Infectious disease outbreaks related to drinking water in Canada, 1974-2001.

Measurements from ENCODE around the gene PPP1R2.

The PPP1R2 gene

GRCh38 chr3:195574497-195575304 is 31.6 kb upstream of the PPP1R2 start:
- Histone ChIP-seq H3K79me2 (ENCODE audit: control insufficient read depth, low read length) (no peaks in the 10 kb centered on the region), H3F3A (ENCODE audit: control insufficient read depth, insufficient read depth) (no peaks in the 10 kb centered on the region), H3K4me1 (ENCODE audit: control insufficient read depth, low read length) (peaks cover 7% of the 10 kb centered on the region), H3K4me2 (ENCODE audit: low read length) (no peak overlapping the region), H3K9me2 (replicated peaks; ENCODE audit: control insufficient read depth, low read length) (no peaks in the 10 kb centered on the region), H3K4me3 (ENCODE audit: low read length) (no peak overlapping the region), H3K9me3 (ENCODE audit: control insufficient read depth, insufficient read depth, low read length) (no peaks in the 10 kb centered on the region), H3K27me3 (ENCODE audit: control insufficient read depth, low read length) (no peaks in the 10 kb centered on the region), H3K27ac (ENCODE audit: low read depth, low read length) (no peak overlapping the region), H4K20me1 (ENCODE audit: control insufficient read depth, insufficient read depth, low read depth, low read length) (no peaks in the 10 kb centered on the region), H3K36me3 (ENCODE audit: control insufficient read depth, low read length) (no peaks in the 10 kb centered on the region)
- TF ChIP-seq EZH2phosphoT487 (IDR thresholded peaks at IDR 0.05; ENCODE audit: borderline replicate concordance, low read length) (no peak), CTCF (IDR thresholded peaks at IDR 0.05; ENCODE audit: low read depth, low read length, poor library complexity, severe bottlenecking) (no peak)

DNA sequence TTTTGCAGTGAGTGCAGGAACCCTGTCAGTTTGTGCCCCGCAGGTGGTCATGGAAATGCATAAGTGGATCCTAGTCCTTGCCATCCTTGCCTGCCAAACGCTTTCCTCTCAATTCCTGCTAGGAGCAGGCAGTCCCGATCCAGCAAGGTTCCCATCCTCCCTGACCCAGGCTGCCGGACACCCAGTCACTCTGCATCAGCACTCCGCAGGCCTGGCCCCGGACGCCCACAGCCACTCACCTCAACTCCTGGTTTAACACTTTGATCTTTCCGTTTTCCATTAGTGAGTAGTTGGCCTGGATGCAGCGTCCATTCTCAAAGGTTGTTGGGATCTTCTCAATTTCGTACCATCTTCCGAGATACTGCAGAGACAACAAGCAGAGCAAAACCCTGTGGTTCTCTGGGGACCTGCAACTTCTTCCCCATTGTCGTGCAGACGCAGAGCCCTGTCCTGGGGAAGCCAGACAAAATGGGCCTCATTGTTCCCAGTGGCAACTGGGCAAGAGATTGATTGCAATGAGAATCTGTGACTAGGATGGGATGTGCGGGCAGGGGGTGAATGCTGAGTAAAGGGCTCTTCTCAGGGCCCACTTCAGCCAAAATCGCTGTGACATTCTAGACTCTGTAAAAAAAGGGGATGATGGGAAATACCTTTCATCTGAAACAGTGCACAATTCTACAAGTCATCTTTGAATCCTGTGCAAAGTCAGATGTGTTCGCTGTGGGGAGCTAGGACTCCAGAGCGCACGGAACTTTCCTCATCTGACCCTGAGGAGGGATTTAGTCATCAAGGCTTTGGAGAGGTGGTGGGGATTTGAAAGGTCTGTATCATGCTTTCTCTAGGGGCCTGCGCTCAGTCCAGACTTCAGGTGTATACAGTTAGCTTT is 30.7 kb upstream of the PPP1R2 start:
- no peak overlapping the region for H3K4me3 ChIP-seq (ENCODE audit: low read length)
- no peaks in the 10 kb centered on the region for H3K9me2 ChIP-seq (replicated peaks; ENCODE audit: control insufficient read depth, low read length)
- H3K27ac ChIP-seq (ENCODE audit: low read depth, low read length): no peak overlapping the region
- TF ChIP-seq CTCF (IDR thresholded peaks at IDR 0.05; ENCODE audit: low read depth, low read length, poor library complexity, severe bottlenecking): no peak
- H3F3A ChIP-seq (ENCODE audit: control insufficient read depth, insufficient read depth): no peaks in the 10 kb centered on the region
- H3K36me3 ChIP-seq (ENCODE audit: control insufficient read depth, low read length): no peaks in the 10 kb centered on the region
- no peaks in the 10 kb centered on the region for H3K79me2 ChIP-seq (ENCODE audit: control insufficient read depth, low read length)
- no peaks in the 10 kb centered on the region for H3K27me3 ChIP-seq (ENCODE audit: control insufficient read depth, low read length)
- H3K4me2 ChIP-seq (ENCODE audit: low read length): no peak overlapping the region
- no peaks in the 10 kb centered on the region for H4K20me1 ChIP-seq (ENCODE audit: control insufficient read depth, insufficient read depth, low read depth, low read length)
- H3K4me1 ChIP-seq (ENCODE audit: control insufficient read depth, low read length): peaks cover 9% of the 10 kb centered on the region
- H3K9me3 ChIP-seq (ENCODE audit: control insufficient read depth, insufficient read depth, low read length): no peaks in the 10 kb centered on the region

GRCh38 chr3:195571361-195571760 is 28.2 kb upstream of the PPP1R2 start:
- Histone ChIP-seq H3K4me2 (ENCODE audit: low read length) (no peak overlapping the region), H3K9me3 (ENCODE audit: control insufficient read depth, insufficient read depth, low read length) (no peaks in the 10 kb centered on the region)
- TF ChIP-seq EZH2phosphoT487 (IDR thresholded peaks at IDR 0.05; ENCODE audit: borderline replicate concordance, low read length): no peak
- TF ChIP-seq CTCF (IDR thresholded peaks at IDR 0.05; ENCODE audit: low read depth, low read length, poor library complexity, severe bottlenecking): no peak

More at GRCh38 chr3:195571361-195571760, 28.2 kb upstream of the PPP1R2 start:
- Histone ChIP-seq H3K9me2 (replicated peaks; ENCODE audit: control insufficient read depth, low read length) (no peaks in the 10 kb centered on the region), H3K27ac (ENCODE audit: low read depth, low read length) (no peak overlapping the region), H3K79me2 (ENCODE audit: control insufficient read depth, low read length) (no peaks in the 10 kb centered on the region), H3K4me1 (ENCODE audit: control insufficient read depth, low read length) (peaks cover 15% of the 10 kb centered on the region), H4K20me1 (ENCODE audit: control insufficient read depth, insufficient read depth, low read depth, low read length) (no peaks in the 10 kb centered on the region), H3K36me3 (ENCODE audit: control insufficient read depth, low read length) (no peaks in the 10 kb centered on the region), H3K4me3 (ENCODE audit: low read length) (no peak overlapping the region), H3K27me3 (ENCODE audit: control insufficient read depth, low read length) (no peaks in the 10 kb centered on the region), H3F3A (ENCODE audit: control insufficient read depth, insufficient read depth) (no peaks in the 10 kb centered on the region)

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BACKGROUND: Recent public attention on drinking water supplies in the aftermath of waterborne infection outbreaks in Walkerton and North Battleford raises questions about safety. We analyzed information on waterborne outbreaks occurring between 1974 and 2001 in order to identify apparent trends, review the current status of monitoring and reporting, and gain a better understanding of the impact of drinking water quality on public health and disease burden. METHODS: Data from outbreak investigations, published and unpublished, were categorized by the type of drinking water provider and were assessed to be definitely, probably or possibly waterborne in nature. RESULTS: The final data set consisted of 288 outbreaks of disease linked to a drinking water source. There were 99 outbreaks in public water systems, 138 outbreaks in semi-public systems and 51 outbreaks in private systems. The main known causative agents of waterborne disease outbreaks were (in descending frequency of occurrence) Giardia, Campylobacter, Cryptosporidium, Norwalk-like viruses, Salmonella and hepatitis A virus. SUMMARY: We found that severe weather, close proximity to animal populations, treatment system malfunctions, poor maintenance and treatment practices were associated with the reported disease outbreaks resulting from drinking water supplies. However, issues related to the accuracy, co-ordination, compatibility and detail of data exist. A systematic and coordinated national surveillance system for comparison purposes, trend identification and policy development is needed so that future waterborne disease outbreaks can be avoided.
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